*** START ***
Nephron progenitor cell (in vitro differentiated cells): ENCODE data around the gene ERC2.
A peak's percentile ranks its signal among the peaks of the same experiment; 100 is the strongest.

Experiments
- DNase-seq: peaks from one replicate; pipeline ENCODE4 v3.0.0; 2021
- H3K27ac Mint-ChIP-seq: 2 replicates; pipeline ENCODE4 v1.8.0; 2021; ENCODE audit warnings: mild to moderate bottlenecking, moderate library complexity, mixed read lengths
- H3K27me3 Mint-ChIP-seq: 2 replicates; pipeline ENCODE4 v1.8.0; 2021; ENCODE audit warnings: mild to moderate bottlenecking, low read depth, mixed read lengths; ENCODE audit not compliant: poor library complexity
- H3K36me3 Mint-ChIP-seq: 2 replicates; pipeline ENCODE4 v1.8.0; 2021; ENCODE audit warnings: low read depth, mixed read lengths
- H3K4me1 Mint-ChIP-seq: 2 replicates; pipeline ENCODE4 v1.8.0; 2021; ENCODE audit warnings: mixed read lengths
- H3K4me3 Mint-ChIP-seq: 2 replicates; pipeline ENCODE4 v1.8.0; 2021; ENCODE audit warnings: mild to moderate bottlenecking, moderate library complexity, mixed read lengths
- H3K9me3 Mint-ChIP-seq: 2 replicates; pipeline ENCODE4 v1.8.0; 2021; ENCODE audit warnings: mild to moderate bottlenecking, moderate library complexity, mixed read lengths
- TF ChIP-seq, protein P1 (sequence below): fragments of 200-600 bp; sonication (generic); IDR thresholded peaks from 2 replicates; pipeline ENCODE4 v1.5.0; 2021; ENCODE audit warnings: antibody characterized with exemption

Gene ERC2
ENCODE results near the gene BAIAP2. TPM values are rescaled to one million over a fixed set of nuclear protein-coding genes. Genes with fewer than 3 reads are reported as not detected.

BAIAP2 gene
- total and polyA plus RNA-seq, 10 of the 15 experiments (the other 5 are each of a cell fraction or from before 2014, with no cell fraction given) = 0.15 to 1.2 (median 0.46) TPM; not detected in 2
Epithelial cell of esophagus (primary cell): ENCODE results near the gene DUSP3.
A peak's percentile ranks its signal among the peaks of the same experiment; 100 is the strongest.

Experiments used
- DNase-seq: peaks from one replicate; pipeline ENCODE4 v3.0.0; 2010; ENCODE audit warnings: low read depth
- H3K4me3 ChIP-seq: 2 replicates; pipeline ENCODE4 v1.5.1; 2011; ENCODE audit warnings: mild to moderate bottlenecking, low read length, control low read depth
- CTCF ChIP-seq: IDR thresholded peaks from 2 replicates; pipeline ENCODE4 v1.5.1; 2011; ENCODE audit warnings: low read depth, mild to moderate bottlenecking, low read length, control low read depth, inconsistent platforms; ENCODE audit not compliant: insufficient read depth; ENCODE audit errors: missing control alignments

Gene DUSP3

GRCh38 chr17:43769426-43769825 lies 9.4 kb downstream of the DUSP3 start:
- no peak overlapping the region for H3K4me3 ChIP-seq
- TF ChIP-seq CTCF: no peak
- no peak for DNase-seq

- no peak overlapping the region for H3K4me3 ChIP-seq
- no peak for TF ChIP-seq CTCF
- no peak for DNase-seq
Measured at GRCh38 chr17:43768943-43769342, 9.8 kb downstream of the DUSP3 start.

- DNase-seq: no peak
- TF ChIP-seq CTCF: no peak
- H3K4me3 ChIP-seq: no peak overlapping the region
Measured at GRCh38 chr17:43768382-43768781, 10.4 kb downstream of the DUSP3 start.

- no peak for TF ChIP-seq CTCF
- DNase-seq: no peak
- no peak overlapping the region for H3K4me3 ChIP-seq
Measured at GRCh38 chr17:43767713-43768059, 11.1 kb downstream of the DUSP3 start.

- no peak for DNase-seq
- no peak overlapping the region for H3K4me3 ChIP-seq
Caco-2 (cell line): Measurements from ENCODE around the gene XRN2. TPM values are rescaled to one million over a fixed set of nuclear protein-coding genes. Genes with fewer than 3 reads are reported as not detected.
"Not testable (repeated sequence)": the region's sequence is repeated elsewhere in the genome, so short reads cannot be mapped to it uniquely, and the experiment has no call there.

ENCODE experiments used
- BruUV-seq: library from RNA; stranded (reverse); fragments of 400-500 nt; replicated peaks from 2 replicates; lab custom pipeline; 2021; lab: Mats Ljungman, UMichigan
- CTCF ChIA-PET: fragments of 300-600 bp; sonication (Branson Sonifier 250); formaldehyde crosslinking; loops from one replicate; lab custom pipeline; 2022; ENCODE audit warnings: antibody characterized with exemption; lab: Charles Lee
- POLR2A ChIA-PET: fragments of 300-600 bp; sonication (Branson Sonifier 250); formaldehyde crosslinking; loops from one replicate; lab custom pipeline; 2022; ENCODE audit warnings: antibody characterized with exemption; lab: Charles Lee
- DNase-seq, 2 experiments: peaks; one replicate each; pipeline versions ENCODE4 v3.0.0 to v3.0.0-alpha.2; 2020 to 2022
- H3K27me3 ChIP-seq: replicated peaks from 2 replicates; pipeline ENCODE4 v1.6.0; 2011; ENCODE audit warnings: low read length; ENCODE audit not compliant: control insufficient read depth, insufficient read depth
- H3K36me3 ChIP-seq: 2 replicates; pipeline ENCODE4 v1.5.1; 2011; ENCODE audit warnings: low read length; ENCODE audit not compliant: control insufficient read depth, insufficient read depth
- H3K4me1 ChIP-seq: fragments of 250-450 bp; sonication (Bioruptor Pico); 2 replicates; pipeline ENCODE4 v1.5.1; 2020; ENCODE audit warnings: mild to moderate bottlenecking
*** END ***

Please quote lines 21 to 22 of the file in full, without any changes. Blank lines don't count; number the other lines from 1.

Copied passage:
- CTCF ChIP-seq: IDR thresholded peaks from 2 replicates; pipeline ENCODE4 v1.5.1; 2011; ENCODE audit warnings: low read depth, mild to moderate bottlenecking, low read length, control low read depth, inconsistent platforms; ENCODE audit not compliant: insufficient read depth; ENCODE audit errors: missing control alignments

Gene DUSP3